Sentences increased for farm raid thugs

Three men who robbed and terrorised a 76-year-old Shropshire farmer have had their jail sentences substantially increased by the Court of Appeal.

Daniel Jones, 21, of Aynesworth Green, Shrewsbury, Christopher Weaver, 18, of Queensway, and Matthew Anthony Wood, 19, of Noble Street, both in Wem, attacked farmer John Savage while he was in bed at Factory Farm, Loppington.

The three men woke Mr Savage late at night on 21 June last year by shining a torch in his face and demanded to know where his guns were kept.

When Mr Savage said he did not own any guns the raiders knocked him unconscious and stole £20 from his pocket.

They also stole his Ford Ranger vehicle.

Mr Savage said: “Not one day passes where I don’t think about what happened to me. I have been left angry by what has happened and disturbed that young people who committed this horrific offence have such empty lives that they have nothing better to do than steal and beat up an elderly man.”

Two days before the attack, two of the men – Mr Wood and Mr Weaver – were caught on CCTV stealing Mr Savage’s Mercedes 4×4. The pair had earlier also stolen two generators from his barn.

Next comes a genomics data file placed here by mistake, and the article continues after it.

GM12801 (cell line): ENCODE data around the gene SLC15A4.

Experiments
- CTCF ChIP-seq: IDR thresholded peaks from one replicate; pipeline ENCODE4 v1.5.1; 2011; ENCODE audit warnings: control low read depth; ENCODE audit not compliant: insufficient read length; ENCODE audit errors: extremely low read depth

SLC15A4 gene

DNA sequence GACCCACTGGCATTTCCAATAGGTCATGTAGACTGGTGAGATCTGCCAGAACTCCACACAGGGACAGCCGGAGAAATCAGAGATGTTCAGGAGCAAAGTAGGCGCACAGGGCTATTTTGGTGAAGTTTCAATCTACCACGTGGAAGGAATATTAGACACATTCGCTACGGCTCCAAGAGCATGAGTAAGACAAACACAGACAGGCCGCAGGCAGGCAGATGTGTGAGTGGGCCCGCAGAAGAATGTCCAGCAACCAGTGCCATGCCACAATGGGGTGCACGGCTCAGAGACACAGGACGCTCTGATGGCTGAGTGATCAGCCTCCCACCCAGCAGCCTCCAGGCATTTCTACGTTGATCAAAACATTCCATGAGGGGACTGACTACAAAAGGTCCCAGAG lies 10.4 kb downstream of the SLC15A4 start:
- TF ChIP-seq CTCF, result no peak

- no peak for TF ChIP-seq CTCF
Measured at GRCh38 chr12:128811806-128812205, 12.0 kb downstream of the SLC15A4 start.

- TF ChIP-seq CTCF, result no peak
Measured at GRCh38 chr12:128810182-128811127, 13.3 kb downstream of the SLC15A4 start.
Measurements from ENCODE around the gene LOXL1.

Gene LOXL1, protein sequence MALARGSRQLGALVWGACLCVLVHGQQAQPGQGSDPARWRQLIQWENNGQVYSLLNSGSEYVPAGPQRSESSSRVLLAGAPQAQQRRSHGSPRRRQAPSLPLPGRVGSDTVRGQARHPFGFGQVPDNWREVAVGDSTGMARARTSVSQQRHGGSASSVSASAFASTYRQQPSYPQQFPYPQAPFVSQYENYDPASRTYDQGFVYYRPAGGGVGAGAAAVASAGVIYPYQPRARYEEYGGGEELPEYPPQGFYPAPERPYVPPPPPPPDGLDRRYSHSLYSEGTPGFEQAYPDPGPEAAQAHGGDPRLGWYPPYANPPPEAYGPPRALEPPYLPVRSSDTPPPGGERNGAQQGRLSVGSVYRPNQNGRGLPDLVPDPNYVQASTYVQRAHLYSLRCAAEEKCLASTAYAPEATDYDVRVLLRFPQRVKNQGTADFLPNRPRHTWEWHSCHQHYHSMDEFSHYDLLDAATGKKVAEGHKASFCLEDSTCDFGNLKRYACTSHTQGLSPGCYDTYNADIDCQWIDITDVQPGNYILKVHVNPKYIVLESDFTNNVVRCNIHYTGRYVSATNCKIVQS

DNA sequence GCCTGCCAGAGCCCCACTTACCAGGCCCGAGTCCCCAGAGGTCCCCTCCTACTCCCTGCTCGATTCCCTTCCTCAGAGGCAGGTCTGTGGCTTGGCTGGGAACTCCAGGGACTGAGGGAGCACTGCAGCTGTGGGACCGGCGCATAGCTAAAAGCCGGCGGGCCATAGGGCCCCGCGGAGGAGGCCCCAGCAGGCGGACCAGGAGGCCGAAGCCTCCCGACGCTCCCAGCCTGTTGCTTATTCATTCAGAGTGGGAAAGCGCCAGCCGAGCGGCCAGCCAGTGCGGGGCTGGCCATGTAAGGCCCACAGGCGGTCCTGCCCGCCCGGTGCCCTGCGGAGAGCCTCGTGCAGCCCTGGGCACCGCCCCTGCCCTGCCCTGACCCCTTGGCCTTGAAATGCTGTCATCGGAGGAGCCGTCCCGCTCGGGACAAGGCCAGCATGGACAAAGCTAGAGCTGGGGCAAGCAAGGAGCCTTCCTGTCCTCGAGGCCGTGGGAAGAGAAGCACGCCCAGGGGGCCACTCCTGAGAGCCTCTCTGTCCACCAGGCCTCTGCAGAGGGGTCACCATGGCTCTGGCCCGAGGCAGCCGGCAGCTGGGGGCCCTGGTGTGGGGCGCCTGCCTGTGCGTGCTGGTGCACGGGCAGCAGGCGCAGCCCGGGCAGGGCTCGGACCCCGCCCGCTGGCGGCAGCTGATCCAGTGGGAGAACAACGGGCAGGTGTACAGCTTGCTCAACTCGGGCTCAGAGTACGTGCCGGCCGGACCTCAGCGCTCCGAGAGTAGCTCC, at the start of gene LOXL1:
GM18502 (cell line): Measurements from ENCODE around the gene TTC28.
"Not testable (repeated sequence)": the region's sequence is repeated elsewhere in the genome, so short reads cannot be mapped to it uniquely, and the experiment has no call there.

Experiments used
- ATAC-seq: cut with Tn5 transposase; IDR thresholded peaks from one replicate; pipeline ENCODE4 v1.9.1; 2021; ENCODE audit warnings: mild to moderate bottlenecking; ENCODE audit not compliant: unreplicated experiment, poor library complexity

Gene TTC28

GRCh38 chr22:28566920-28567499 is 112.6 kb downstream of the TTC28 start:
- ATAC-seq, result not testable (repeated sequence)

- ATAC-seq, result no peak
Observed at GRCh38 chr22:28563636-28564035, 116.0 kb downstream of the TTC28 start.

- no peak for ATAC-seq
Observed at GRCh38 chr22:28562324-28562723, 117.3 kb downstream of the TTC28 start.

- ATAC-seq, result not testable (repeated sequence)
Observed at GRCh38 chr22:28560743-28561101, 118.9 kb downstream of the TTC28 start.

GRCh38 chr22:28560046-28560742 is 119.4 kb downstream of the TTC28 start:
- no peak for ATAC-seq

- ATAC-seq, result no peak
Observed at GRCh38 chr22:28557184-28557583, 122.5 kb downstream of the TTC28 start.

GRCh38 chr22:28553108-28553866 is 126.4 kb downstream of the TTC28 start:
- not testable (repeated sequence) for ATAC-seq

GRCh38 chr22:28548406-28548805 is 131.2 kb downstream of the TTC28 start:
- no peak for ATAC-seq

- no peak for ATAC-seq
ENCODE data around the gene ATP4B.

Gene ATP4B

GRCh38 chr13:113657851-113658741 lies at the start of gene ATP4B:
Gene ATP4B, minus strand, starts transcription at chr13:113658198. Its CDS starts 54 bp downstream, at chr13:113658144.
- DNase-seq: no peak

At Shrewsbury Crown Court Mr Wood and Mr Weaver admitted to the attack and a number of other crimes committed at other premises in the days leading up to the attack.

They received eight years and three months and seven years and 10 months respectively.

The third man, Mr Jones, who admitted the robbery, got six years and nine months.

But all three sentences were deemed too lenient and were challenged at London’s Appeal Court on 7 November by the country’s most senior law officer, the attorney general, Dominic Grieve QC, and three top judges.

The Court of Appeal increased Mr Wood’s overall sentence to 10-and-a-half years, while Mr Weaver’s term went up to nine-and-a-half years. Mr Jones’ sentence was raised to eight-and-a-half years.

Ruling their original sentences “unduly lenient”, Lady Justice Rafferty, sitting with Mrs Justice Thirlwall and Judge Andrew Gilbart QC, said the trio “went in mob-handed with weapons”, knowing Mr Savage was a vulnerable target, and had been in search of firearms.

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